Many Texans may be on a diet, but the trucks on their highways certainly aren't.
A record 58,514 oversize/overweight permits were issued in January, according to the Texas Department of Motor Vehicles. The previous one-month high was 57,139, in August, the agency said Tuesday.
At the current pace, Texas could issue about 700,000 permits during fiscal 2012, which ends Aug. 31, a department spokesman said. Last year, 590,980 such permits were issued to trucks -- less than 1 percent of the state's truck traffic.
Those permits generated $114 million for state coffers to offset the cost of at least some wear and tear on the highways.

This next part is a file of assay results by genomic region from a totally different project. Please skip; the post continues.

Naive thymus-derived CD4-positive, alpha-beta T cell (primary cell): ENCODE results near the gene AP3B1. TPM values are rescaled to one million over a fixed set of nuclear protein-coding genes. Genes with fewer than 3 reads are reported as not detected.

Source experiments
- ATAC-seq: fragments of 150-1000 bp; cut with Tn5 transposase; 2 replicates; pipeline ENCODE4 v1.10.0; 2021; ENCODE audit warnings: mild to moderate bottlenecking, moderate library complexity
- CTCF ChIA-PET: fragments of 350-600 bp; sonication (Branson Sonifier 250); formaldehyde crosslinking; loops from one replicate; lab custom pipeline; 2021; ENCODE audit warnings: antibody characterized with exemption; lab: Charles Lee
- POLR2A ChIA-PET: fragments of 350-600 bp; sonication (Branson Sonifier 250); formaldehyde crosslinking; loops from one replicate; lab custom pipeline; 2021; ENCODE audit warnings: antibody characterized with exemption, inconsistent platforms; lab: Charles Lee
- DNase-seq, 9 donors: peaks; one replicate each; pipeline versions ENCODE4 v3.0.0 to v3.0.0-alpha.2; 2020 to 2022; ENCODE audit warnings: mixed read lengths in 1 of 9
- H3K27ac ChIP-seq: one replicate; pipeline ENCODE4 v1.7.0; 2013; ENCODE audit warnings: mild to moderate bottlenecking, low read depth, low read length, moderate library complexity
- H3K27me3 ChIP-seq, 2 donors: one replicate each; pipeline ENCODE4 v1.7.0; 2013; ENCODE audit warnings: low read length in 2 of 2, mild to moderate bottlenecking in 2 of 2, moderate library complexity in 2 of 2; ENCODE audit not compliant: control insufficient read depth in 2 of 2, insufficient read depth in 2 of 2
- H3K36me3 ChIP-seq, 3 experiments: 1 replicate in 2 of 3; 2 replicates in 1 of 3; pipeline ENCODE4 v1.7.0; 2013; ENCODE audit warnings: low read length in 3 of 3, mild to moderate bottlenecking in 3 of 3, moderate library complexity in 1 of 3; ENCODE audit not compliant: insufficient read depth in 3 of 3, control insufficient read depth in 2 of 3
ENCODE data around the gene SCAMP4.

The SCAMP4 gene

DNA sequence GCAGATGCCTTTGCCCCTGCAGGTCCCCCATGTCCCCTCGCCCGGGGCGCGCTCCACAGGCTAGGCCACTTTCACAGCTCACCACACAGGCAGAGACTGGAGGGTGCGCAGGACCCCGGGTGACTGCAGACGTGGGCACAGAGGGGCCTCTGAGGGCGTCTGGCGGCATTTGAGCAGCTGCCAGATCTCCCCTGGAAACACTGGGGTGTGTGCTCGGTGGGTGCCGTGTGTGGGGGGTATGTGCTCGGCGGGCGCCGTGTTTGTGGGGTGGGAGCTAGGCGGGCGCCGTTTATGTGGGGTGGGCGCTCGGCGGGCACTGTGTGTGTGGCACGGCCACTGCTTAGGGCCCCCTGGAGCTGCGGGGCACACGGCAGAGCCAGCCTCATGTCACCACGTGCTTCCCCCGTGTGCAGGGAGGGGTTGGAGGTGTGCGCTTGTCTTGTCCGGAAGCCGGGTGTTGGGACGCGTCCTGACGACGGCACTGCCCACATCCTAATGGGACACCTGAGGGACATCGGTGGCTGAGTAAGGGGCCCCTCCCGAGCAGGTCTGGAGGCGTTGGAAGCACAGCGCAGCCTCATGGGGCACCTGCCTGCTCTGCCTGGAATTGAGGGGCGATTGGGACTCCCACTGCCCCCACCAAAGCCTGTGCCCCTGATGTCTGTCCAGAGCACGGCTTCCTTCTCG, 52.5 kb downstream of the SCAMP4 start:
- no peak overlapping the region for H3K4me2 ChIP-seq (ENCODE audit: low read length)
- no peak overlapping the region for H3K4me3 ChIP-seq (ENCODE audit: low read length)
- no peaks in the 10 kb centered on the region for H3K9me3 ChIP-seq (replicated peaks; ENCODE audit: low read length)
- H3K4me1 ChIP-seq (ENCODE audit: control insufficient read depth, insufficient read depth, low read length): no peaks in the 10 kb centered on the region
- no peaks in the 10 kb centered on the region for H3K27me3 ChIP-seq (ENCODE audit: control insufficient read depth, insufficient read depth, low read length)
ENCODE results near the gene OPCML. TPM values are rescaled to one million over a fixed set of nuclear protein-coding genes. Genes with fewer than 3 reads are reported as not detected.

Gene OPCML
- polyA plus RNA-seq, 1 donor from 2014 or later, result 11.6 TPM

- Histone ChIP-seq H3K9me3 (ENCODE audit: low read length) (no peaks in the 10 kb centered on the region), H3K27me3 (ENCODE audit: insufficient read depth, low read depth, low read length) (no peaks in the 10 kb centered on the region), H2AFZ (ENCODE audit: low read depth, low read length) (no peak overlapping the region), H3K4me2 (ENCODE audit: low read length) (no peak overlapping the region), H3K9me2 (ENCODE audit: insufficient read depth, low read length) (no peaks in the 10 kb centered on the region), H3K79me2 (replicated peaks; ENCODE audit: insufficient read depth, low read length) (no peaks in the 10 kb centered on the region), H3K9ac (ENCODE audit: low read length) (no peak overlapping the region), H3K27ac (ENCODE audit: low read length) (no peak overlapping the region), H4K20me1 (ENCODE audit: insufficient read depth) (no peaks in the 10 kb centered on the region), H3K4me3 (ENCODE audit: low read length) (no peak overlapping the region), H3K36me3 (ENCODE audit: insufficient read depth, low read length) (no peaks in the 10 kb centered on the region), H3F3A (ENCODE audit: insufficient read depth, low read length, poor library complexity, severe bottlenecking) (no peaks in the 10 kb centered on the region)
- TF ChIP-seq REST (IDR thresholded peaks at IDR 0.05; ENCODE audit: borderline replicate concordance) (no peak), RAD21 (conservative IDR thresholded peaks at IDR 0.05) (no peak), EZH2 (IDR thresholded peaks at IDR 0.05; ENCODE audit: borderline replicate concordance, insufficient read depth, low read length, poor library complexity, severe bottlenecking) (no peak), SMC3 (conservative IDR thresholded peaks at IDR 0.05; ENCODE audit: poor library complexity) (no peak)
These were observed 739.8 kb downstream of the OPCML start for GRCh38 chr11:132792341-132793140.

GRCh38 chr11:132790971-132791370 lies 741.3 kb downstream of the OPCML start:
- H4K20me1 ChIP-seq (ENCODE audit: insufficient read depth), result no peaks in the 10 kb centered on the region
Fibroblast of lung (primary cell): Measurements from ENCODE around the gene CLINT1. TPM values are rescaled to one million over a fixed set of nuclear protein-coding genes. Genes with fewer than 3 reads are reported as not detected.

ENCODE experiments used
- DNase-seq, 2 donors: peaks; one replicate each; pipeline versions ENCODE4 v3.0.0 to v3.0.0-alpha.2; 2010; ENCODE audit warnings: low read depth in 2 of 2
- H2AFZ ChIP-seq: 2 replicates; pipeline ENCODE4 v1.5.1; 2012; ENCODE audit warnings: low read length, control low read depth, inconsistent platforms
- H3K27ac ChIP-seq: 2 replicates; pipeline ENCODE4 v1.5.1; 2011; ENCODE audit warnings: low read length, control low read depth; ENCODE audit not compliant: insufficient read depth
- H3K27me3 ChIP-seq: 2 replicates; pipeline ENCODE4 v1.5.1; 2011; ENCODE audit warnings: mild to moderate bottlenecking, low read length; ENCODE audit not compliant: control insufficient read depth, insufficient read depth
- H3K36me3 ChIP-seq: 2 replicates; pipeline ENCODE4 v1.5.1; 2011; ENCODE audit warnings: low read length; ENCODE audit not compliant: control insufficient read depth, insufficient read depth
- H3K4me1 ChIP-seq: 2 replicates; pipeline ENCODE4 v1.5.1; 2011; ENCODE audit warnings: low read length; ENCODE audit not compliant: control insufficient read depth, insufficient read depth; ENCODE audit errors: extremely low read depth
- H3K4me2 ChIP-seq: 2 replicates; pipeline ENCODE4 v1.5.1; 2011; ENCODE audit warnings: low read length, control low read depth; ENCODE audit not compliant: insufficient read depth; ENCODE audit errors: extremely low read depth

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In August, the state launched the Texas Permitting and Routing Optimization System, which allows haulers to secure permits round-the-clock.
The automated system now issues more than 60 percent of permits, department spokesman Adam Shaivitz said.
Permits may be on the rise because the new system is quick and easy for haulers to use, an official said, and it lessens the motivation to cheat.
"There was a time when carriers might have waited several hours to get a permit, and for them time is money," said Jean Beeman, manager of the department's business services section. "If they felt they were waiting too long, they could possibly just go without it, and we would not know about it unless by happenstance they got stopped by police.
"Carriers can now go on at midnight and put in specifics for their load, get their permits right there and get their routes."
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